Alright, I’ll admit it. Opening a magazine and seeing my name, face or business on at least several different pages was a cool feeling. It’s a wayto make all those people who picked on you in high school for being a dork, suddenly feel silly. And since self-promotion was a crucial part of my business strategy, I found a fun way to make sure that happened often. In addition to always pitching my own content and article ideas…

I hosted a hundred or so pretty legendary parties at the top-grossing nightclubs on earth.

The site was already an extremely important marketing partner for all of the nightclubs and I wanted to make sure it stayed that way. Additionally, I wanted to build my databases and make sure everything was regularly in the print media. Easy solution? Throw lots of parties.

Again, do something that makes someone’s job easier. The club marketing directors needed events and I had a ridiculously large database and was able to listen to site users to come up with popular event ideas. And we did a TON of them. Awards parties. Launch parties. You name it. Apparently it became so routine for Las Vegas club management to pitch JackColton.com parties, that their jobs were threatened if they didn’t come up with their own ideas.

One May we decided to throw a user appreciation party for the site’s visitors from around the world. I made 200 wristbands available for guys and 200 for girls. Each wristband would allow them to skip the line at 5 nightclubs and 5 pools over the course of 5 days.

They sold out in 45 minutes!

So I started a nightlife tour company, Jackify.

The all-access weekend concept was at the time new in Vegas, but clearly there was a demand, so I started a spin-off company called Jackify Nightlife Tours, which hosted the same kind of weekend much more often. To expand our distribution and help fill the weekends, I partnered with the major airlines, national booking sites and anyone who was relevant in that space.

Around the same time…

I co-founded a DJ management company, Blackout Artists.

Using the relationships we’d established with all of the nightlife management companies, my partner Kalika Moquin and I launched an open format DJ management company called Blackout Artists.

While this company has since gone on to turn into something bigger, I opted to be hands off after the first six months or so and work on other things…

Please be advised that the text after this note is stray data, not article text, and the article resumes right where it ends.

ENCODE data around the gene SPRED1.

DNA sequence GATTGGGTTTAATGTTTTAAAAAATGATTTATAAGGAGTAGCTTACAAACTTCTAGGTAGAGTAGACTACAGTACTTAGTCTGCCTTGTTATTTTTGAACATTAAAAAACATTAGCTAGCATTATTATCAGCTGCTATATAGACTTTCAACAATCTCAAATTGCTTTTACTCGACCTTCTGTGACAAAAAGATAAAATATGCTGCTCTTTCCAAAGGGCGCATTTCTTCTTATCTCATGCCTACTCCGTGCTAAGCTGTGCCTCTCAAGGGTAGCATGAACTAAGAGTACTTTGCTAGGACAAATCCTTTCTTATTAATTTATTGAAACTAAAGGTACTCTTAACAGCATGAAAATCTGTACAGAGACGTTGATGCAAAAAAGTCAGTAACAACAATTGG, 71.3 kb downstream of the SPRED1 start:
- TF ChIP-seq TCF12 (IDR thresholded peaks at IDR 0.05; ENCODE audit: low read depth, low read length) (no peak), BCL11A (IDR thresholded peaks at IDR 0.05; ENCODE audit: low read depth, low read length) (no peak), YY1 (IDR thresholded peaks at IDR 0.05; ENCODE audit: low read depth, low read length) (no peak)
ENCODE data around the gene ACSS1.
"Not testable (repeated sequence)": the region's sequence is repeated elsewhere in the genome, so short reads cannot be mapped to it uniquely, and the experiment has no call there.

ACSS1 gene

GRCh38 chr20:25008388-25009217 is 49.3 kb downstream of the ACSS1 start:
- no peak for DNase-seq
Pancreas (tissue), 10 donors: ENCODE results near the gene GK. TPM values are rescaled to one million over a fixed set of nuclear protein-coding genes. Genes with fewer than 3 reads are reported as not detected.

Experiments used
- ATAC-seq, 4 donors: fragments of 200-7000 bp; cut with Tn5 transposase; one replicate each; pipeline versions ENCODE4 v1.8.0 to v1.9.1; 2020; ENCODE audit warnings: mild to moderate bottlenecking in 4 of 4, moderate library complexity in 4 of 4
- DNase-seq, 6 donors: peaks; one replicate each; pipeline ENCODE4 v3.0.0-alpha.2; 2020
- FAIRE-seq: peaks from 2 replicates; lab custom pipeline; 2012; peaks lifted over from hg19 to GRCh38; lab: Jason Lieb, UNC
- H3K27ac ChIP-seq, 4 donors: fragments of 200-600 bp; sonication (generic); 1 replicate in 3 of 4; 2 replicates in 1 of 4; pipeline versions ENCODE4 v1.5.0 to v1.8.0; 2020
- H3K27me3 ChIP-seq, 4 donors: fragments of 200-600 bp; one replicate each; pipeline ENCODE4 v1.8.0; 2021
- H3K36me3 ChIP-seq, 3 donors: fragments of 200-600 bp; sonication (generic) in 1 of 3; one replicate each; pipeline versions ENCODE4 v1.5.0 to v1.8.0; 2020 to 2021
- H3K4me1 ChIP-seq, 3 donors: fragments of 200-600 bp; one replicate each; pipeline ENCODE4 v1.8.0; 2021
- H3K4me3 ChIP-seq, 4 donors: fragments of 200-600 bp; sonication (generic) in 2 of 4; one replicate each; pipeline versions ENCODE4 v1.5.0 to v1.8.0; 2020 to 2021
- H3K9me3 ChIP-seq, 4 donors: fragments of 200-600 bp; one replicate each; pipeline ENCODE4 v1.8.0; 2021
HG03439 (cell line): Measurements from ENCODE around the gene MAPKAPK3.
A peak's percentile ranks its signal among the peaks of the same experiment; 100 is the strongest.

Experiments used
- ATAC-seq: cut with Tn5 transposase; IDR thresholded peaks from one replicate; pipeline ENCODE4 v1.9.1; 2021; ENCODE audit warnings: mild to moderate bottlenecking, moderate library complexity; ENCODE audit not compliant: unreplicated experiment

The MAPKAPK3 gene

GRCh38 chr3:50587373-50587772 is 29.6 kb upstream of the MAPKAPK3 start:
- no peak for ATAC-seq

I launched a viral website that had over 24,000,000 page views and a 7 figure acquisition offer from a publicly traded company – within it’s first 6 months.

I was sitting in bed one night and realized I liked Digg.com. And since Digg.com was merely a number of curated articles and videos each day, I figured I could do the same thing. I called up a buddy, invited him to join me as a partner and we launched Unlooker.

A week later, we were doing 15,000 people per day. The 50,000. Then servers started crashing. Then we were on TruTV and in magazines. And getting massive offers to buy us out. This one is actually a pretty awesome story on it’s own, so I’ll leave it at that and let you read the whole thing here if you want to.

In 2014, I sold my ownership in the companies that I founded and spent the next couple of years intermittently traveling and being an overall adrenaline junky.

I woke up one morning and decided it was time to exit everything, giving me the chance to tackle new adventures and others the opportunity to take the brands I’d built into expansions that I wouldn’t have been able to. In short, I put it all for sale. In less than a week, we had multiple interested parties bidding against one another, but I ultimately went with the one who I believed would best protect what I’d created.

Anthony Nuzzo of Rhino Equity fund took control of my nightlife brands, hiring Andrew Kahn to run them.

Meanwhile, I went on a couple of year adventure that took me to the pits of the Amazon Jungle, the depths of the Indian Ocean, the glaciers of Iceland and, well, a lot of much less exciting time sitting at home watching Netflix.

While I was out trying to not die, the new owners of JackColton.com decided to fly in 30 super models and shoot an awesome promo video (with someone who was definitely not me).

In 2015, I began consulting startups on their launch strategies and marketing campaigns.

As I awoke from my two-year task of doing nothing work wise, I began consulting businesses and startups, which reinvigorated my passion for this kind of thing. That’s what led to my launching this site. I love this stuff. And I can’t wait to help you love it too.